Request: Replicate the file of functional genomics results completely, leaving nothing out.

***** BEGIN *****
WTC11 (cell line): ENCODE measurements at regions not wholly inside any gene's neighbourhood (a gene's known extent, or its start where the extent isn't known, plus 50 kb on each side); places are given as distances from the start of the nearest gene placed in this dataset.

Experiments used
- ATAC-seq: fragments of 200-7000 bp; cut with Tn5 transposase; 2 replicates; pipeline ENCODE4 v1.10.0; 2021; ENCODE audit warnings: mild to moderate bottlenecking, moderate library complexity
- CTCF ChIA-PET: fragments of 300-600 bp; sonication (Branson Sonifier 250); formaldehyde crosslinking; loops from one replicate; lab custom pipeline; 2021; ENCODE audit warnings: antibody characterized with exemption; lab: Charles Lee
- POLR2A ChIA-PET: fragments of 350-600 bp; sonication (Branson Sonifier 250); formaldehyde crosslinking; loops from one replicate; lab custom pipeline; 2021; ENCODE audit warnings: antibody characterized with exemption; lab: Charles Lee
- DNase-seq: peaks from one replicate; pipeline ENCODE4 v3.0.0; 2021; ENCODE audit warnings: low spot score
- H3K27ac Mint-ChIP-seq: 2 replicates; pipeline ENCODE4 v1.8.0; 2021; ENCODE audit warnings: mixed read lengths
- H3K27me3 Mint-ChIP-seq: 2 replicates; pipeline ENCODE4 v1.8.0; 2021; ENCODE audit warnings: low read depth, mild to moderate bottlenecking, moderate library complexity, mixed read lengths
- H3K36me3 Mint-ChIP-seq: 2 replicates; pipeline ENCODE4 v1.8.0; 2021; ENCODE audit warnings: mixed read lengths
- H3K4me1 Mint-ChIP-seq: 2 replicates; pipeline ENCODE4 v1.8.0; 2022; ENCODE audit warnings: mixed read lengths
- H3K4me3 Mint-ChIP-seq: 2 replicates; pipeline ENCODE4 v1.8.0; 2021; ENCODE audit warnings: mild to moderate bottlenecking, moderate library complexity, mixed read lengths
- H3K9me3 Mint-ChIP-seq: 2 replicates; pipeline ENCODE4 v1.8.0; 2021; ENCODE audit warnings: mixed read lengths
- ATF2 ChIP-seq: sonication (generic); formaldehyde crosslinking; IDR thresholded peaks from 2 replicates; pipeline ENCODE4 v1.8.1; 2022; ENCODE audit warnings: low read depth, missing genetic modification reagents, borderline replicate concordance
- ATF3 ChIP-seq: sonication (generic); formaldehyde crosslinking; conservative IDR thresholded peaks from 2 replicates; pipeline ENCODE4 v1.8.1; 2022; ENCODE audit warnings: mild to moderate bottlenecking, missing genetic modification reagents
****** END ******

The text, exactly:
WTC11 (cell line): ENCODE measurements at regions not wholly inside any gene's neighbourhood (a gene's known extent, or its start where the extent isn't known, plus 50 kb on each side); places are given as distances from the start of the nearest gene placed in this dataset.

Experiments used
- ATAC-seq: fragments of 200-7000 bp; cut with Tn5 transposase; 2 replicates; pipeline ENCODE4 v1.10.0; 2021; ENCODE audit warnings: mild to moderate bottlenecking, moderate library complexity
- CTCF ChIA-PET: fragments of 300-600 bp; sonication (Branson Sonifier 250); formaldehyde crosslinking; loops from one replicate; lab custom pipeline; 2021; ENCODE audit warnings: antibody characterized with exemption; lab: Charles Lee
- POLR2A ChIA-PET: fragments of 350-600 bp; sonication (Branson Sonifier 250); formaldehyde crosslinking; loops from one replicate; lab custom pipeline; 2021; ENCODE audit warnings: antibody characterized with exemption; lab: Charles Lee
- DNase-seq: peaks from one replicate; pipeline ENCODE4 v3.0.0; 2021; ENCODE audit warnings: low spot score
- H3K27ac Mint-ChIP-seq: 2 replicates; pipeline ENCODE4 v1.8.0; 2021; ENCODE audit warnings: mixed read lengths
- H3K27me3 Mint-ChIP-seq: 2 replicates; pipeline ENCODE4 v1.8.0; 2021; ENCODE audit warnings: low read depth, mild to moderate bottlenecking, moderate library complexity, mixed read lengths
- H3K36me3 Mint-ChIP-seq: 2 replicates; pipeline ENCODE4 v1.8.0; 2021; ENCODE audit warnings: mixed read lengths
- H3K4me1 Mint-ChIP-seq: 2 replicates; pipeline ENCODE4 v1.8.0; 2022; ENCODE audit warnings: mixed read lengths
- H3K4me3 Mint-ChIP-seq: 2 replicates; pipeline ENCODE4 v1.8.0; 2021; ENCODE audit warnings: mild to moderate bottlenecking, moderate library complexity, mixed read lengths
- H3K9me3 Mint-ChIP-seq: 2 replicates; pipeline ENCODE4 v1.8.0; 2021; ENCODE audit warnings: mixed read lengths
- ATF2 ChIP-seq: sonication (generic); formaldehyde crosslinking; IDR thresholded peaks from 2 replicates; pipeline ENCODE4 v1.8.1; 2022; ENCODE audit warnings: low read depth, missing genetic modification reagents, borderline replicate concordance
- ATF3 ChIP-seq: sonication (generic); formaldehyde crosslinking; conservative IDR thresholded peaks from 2 replicates; pipeline ENCODE4 v1.8.1; 2022; ENCODE audit warnings: mild to moderate bottlenecking, missing genetic modification reagents